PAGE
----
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I like everything about Civilization III except playing it

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Bossy Monkey Donating Member (1000+ posts) Send PM | Profile | Ignore Sat Feb-05-05 12:39 AM
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I like everything about Civilization III except playing it
I mean it eliminates most of the frustrations from Civ II (or at least the Test of Time iteration that I waste all my time on). I especially love "Withdraw your troops or DECLARE WAR," because there's little more tedious than having to tell a neighbor every turn for centuries that you don't appreciate them sending their settlers into your territory. Similarly, it's nice to be able to tell a worker where you'd like them to build a road to rather than having to give them directions square by square, and it's neat to be able to right click on a town or unit and have every conceivable option that you might want to contemplate turn up.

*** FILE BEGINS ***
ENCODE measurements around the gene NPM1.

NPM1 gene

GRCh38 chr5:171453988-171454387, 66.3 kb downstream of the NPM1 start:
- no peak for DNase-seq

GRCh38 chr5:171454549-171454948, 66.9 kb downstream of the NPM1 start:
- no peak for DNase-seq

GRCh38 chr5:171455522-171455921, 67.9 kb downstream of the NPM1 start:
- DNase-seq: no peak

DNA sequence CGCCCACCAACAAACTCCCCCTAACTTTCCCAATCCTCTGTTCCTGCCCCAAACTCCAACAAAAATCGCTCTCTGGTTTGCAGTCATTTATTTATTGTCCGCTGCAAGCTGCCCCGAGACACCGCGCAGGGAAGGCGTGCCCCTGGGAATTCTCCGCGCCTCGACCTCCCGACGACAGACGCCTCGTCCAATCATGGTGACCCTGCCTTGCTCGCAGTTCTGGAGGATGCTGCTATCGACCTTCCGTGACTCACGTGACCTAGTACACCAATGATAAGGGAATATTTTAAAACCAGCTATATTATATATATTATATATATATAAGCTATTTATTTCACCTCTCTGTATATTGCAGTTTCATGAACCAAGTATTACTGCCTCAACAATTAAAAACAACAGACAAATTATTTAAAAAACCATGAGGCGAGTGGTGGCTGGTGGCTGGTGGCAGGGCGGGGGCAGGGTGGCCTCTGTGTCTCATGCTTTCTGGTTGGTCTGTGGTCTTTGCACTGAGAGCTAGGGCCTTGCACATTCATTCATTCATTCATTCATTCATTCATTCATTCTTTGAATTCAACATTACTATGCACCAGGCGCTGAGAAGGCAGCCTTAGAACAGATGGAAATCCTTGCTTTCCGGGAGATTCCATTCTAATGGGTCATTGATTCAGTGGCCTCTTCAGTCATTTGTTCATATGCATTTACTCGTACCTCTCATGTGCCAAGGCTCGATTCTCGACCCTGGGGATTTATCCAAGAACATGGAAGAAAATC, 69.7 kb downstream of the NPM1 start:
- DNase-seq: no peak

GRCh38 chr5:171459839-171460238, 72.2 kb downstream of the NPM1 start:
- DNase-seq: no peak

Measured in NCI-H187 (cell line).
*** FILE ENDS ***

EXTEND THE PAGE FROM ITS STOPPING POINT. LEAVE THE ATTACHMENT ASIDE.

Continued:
However, the actual gameplay is always a drag, and it never gets better. I guess I miss most being able to eliminate corruption. As silly as it is to be able to do so by establishing a democracy, it's still less random than being forced to play as France to have any chance of having a reasonably smooth-running empire. Generally not being able to irrigate for a gazillion years isn't a lot of fun either.

Sid's games generally need multiple sliders for setting variable difficulty levels in a number of areas like Tropico did, instead of the old Ridiculously easy, Quite easy, Annoyingly Difficult, Impossible, Impossibler, etc approach. Just my opinion, of course, and I'm hoping Civilization IV will either hearken back to the earlier games or offer vastly more adaptability. The Firaxis site crows about mods that will be available, which sort of indicates the latter, but I still wind up thinking: Come back Brian Reynolds!
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lazarus Donating Member (1000+ posts) Send PM | Profile | Ignore Sat Feb-05-05 01:58 AM
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1. Amen